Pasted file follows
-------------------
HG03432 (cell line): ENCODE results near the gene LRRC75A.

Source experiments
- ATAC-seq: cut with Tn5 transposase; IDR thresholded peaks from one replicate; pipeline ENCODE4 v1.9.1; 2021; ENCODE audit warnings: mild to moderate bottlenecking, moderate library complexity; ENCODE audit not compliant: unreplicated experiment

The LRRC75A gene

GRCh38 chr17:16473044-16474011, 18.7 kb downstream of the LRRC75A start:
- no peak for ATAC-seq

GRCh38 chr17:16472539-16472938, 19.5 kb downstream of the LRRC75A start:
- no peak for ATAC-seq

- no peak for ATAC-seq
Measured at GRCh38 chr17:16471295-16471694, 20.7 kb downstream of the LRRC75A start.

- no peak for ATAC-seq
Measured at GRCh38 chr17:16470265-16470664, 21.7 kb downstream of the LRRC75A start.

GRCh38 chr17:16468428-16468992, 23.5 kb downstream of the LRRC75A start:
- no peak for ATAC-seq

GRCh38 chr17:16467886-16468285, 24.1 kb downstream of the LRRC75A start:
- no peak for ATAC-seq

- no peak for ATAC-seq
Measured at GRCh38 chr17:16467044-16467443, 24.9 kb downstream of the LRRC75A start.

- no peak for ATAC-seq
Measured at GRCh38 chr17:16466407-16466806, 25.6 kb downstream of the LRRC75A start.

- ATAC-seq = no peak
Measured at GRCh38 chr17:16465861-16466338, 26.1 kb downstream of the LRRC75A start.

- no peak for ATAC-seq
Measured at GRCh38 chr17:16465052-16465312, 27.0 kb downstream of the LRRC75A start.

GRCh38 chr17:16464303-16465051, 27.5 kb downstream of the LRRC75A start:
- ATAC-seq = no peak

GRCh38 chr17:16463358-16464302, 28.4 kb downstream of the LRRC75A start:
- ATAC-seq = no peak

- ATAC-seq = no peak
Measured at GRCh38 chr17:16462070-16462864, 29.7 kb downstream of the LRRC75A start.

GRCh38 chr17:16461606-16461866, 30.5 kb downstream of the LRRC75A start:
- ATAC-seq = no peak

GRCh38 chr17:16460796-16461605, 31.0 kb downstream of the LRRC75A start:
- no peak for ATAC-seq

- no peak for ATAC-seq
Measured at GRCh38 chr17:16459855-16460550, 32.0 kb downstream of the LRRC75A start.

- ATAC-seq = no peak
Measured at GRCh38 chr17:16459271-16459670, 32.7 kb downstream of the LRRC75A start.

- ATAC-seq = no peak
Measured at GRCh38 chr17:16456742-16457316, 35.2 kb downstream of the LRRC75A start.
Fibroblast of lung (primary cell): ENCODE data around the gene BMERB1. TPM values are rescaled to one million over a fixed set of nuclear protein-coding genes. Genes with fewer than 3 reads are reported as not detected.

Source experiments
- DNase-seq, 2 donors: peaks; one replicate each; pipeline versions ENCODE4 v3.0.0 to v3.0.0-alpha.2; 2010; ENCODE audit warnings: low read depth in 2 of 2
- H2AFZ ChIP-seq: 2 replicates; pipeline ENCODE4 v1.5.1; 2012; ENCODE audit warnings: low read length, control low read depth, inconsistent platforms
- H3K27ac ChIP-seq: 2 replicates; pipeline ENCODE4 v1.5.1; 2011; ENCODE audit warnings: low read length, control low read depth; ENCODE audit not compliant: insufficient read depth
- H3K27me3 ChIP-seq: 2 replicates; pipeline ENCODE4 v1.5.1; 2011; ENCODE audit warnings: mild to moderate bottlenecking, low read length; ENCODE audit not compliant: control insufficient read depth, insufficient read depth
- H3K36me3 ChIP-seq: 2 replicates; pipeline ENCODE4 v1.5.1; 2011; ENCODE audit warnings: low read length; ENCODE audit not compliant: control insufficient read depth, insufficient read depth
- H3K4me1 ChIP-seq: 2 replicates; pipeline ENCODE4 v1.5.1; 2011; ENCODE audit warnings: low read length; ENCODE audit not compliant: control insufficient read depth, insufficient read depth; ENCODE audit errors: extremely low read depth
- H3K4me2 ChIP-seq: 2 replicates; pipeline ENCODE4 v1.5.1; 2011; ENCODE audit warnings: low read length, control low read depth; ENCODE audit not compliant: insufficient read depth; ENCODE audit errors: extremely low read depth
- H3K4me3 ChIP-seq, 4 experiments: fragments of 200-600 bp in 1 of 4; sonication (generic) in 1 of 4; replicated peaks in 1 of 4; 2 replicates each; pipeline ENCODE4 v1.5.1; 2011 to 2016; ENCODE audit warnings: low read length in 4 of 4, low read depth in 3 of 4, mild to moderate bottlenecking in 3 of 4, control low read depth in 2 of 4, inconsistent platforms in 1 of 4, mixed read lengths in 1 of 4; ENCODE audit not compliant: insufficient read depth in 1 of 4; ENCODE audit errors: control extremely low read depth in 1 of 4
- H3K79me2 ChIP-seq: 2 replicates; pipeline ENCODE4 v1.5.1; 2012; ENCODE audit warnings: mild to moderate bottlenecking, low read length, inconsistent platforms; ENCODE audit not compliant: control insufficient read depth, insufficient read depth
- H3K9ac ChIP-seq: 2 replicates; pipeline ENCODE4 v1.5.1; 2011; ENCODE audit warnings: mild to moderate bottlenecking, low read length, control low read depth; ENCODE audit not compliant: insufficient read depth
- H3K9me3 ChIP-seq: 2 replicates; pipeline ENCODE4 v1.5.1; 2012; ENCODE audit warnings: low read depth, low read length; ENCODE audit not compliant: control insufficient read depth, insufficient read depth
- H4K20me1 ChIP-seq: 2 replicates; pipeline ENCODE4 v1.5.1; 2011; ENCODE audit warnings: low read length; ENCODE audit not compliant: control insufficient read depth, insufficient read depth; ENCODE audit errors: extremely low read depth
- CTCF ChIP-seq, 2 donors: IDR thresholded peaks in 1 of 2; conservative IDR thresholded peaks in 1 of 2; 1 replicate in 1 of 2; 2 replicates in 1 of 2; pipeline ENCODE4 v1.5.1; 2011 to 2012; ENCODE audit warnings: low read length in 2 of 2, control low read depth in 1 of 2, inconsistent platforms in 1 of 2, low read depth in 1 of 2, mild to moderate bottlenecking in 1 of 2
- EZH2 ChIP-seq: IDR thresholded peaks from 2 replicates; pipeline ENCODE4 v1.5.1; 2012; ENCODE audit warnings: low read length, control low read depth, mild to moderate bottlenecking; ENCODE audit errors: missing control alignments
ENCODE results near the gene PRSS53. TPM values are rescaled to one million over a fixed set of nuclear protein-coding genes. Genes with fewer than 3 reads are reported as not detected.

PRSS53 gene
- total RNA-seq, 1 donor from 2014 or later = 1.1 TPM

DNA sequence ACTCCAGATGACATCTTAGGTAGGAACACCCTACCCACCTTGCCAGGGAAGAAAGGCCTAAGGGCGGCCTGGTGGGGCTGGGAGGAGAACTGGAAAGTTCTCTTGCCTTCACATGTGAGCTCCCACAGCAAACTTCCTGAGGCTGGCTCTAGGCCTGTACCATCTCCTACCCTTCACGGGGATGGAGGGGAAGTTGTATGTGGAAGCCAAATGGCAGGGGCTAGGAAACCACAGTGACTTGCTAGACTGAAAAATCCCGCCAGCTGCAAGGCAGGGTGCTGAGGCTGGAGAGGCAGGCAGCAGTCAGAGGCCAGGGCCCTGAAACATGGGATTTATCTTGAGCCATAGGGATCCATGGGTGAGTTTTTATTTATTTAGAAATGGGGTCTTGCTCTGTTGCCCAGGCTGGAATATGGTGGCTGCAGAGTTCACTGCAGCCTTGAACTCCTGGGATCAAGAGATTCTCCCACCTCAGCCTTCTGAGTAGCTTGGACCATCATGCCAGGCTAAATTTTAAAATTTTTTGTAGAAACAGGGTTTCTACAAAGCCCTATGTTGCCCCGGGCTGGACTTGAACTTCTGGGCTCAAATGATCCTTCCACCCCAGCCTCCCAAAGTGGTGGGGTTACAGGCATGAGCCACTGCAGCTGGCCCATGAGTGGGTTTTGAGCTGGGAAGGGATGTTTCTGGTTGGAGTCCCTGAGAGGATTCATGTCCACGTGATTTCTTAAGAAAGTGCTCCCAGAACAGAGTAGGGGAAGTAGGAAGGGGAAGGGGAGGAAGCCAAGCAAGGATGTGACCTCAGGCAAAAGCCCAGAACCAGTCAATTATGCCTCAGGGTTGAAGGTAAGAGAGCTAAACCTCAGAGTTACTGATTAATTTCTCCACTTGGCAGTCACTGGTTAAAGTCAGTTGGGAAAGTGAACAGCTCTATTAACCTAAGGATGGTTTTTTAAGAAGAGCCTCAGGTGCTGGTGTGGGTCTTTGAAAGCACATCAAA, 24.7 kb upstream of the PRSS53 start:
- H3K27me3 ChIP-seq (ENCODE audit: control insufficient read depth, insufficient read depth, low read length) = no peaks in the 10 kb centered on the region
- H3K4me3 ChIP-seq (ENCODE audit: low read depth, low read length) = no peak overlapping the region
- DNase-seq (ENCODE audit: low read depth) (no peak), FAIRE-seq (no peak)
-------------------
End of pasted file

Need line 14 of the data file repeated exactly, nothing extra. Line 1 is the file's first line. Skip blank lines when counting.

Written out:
- no peak for ATAC-seq